Filing Crash Course: Classification Schemes

By Michelle Johnson

A thoughtful filing system can save a lot of time and tears when it comes to retention and disposition. However, designing and implementing such a system is no mean feat. Seasoned records management officers (RMOs) and newly-minted records custodians alike often struggle with this task. “How,” you may ask yourself, “is it possible to store so many records with different retention requirements in a way that makes timely disposition actually achievable?”

The answer is to create a classification scheme, which is a fancy way of saying a plan for naming and organizing records. An effective classification scheme helps staff across your organization use consistent terminology, identify who is responsible for records, and locate information. Classification schemes are as unique as the entities that use them, so we can’t recommend a scheme that works perfectly for everyone. The good news is that creating a classification scheme is something any records manager can do! Here are some basic steps to getting started.

Determine the Scope

Before you get started, be sure you have a realistic idea of your goals and what you have to work with. Ask yourself, who will be using this classification scheme? What sorts of records do they create and manage? How will you get buy-in for planning and execution? What resources will you have for organization-wide training? To help you determine your scope, it’s a good idea to conduct a records inventory before moving on to creating your scheme. This initial stage is crucial to the ultimate efficacy of your new filing system. Take your time and enlist lots of help.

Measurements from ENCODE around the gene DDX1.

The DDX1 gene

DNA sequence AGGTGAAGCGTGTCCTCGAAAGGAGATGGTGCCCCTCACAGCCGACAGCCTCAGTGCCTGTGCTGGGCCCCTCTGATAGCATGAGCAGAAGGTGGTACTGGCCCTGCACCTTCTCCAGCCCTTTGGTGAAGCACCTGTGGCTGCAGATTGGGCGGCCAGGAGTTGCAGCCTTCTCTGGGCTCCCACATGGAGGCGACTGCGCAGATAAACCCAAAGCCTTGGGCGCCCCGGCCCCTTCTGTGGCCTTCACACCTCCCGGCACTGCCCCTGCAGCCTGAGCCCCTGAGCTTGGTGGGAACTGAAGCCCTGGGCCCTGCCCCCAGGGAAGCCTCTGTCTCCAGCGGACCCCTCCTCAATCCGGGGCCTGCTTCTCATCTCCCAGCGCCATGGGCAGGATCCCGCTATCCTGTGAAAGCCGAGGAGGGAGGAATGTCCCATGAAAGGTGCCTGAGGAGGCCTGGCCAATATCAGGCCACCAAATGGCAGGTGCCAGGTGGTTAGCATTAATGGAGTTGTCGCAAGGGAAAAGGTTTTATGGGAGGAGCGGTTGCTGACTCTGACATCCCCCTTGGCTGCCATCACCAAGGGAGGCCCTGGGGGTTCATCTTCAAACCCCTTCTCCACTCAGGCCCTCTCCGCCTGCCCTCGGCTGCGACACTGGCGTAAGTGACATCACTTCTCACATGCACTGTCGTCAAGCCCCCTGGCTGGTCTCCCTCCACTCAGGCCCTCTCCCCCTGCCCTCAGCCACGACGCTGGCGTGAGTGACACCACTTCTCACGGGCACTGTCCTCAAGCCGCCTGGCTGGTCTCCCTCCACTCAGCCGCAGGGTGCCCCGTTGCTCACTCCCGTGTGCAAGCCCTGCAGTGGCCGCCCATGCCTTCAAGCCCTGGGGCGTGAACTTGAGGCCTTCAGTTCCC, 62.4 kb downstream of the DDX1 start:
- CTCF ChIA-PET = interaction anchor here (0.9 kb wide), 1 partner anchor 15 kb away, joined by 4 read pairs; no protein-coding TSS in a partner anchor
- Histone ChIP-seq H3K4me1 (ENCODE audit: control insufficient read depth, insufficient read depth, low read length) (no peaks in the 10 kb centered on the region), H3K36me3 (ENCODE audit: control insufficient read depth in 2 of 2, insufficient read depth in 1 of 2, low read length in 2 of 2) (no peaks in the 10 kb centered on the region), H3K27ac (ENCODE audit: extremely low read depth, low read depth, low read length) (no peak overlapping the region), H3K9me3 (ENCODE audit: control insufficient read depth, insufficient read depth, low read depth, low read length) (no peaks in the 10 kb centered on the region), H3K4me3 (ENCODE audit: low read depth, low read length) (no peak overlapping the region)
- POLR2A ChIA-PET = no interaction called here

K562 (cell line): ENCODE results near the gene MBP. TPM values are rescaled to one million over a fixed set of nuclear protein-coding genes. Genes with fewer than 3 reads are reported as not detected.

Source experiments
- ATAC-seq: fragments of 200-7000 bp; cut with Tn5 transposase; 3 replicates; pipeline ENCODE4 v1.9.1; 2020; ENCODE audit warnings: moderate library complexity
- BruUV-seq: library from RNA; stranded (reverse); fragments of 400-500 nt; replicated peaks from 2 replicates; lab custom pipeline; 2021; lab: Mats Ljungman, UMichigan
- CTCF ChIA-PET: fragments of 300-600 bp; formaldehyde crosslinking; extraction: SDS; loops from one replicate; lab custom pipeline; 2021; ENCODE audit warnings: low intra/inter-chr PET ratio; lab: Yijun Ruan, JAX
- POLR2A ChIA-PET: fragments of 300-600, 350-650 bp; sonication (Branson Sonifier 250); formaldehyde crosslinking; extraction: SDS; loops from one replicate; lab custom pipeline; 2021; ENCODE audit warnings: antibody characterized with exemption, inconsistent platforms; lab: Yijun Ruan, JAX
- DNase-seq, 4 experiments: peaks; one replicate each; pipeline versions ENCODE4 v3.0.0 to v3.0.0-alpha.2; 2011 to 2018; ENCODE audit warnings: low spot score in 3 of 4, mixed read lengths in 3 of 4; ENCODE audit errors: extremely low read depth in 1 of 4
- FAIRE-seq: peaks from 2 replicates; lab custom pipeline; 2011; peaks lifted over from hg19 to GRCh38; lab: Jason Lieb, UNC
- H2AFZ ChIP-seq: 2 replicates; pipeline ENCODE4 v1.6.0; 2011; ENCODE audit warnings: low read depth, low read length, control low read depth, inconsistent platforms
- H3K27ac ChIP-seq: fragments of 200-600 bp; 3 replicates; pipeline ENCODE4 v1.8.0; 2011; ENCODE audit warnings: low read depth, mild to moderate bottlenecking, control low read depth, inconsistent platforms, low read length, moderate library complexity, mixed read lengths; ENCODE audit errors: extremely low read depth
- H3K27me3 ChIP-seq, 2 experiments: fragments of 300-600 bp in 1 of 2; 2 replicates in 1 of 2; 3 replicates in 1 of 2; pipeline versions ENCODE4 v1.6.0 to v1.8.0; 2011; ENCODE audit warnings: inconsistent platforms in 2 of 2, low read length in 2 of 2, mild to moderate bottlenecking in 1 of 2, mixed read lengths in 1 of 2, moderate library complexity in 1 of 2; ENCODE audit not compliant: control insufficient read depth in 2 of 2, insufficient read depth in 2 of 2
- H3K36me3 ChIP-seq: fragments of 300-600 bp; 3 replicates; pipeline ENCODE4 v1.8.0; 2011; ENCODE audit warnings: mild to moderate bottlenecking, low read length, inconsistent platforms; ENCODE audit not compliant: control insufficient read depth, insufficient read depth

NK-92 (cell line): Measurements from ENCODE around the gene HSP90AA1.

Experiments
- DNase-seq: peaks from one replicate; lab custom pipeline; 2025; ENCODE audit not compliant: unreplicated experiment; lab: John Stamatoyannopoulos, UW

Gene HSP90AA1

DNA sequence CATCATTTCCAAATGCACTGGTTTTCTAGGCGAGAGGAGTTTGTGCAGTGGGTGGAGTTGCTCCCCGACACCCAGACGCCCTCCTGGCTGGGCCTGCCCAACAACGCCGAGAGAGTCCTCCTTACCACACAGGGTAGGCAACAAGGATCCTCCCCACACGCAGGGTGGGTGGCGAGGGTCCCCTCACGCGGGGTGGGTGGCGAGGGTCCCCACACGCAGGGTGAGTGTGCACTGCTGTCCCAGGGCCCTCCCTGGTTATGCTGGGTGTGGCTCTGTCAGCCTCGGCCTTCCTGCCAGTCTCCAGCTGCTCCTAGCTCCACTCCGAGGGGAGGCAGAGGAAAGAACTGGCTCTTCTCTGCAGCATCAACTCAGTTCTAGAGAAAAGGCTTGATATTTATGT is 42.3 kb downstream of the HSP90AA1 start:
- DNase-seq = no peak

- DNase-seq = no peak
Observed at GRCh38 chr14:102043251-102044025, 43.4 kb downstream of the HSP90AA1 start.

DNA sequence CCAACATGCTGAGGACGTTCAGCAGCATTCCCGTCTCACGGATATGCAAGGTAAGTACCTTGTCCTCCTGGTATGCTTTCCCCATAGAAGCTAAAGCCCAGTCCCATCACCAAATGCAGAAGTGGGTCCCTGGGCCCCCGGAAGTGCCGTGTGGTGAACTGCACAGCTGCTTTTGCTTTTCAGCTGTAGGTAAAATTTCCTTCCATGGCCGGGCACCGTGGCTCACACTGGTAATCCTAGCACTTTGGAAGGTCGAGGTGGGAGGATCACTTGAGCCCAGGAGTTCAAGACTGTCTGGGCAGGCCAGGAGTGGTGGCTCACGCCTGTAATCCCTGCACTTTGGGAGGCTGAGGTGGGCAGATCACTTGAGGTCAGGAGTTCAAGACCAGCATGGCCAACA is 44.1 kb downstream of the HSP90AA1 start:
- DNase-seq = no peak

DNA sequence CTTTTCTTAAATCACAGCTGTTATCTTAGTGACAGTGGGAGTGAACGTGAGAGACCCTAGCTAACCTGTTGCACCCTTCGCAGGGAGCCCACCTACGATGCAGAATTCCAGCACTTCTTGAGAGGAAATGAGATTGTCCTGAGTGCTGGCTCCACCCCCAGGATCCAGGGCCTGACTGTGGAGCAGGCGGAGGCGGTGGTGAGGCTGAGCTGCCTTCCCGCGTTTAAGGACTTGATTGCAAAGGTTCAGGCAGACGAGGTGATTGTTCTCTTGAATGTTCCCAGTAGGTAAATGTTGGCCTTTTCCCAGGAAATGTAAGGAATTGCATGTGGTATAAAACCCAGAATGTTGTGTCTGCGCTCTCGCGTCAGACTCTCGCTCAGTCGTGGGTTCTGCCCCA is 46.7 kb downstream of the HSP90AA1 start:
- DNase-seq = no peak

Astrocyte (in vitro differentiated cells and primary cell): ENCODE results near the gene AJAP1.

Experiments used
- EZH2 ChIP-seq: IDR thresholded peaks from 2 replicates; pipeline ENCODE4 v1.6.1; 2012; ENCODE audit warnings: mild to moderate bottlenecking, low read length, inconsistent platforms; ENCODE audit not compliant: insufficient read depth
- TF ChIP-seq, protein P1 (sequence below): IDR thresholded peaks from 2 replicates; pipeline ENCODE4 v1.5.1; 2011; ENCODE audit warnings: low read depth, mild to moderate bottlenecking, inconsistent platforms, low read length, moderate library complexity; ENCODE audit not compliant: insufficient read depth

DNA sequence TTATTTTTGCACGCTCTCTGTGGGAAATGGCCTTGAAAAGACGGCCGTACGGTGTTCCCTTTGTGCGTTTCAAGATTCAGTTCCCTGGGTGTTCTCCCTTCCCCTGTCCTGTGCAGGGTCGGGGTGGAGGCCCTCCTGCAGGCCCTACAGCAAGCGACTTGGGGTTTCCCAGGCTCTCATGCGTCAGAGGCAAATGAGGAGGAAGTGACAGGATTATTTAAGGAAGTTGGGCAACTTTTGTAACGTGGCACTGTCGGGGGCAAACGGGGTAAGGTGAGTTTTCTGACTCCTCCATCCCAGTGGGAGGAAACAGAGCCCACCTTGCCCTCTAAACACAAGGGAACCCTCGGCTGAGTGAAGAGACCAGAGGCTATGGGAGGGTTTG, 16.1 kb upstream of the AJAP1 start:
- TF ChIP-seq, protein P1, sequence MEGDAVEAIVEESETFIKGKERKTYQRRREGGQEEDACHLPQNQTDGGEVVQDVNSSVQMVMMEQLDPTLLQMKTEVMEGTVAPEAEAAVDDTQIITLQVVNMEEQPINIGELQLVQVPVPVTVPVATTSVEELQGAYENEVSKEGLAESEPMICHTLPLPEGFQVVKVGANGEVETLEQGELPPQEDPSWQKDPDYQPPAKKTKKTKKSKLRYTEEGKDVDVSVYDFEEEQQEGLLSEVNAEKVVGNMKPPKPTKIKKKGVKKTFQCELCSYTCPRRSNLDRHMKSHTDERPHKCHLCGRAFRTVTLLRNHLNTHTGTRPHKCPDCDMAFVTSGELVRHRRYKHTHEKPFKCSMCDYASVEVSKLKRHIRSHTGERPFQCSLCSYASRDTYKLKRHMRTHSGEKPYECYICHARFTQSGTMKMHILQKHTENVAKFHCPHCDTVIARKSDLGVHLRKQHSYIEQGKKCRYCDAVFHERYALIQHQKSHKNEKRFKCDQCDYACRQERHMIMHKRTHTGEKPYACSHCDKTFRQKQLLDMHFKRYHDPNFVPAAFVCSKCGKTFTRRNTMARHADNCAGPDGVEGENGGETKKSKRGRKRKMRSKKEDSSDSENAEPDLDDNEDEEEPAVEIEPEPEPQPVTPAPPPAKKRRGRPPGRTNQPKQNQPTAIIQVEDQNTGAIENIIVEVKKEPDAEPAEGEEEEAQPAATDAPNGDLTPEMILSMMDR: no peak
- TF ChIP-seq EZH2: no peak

Choose a Filing Method

There are two main components to consider when designing a classification scheme. Every scheme, no matter the style, should outline consistent structure and usage of the filing system as well as standard naming conventions for folders and files. Bear in mind that your physical and digital records may require different filing systems, and that is ok.


There are three basic ways of organizing information, and all can be mixed and matched to address any filing situation.

  • Alphabetic – Good for records grouped by name (e.g., client name, county, building).
  • Subject – Good for records arranged according to the type of activity they reference (e.g., accounting, contracts, personnel, safety).
  • Numeric – Good for records arranged by year or number (e.g., purchase order, invoice, client number, birth date).
Image of a hierarchical file path including folders, with "Human Resources" being the first level; "Personnel" being the second level; "Johnson, Michelle" being the third level; "Annual Reviews" being the fourth level; and "2018 Review," "2019 Review," and "2020 Review" being the fifth level.

It is unlikely that just one of these filing systems will work for all your records. You will need to employ a combination of each filing type in order to effectively organize a wide array of records. We recommend using big buckets by grouping records into hierarchical retrieval units based on organizational functions and activities, which is an example of filing by subject.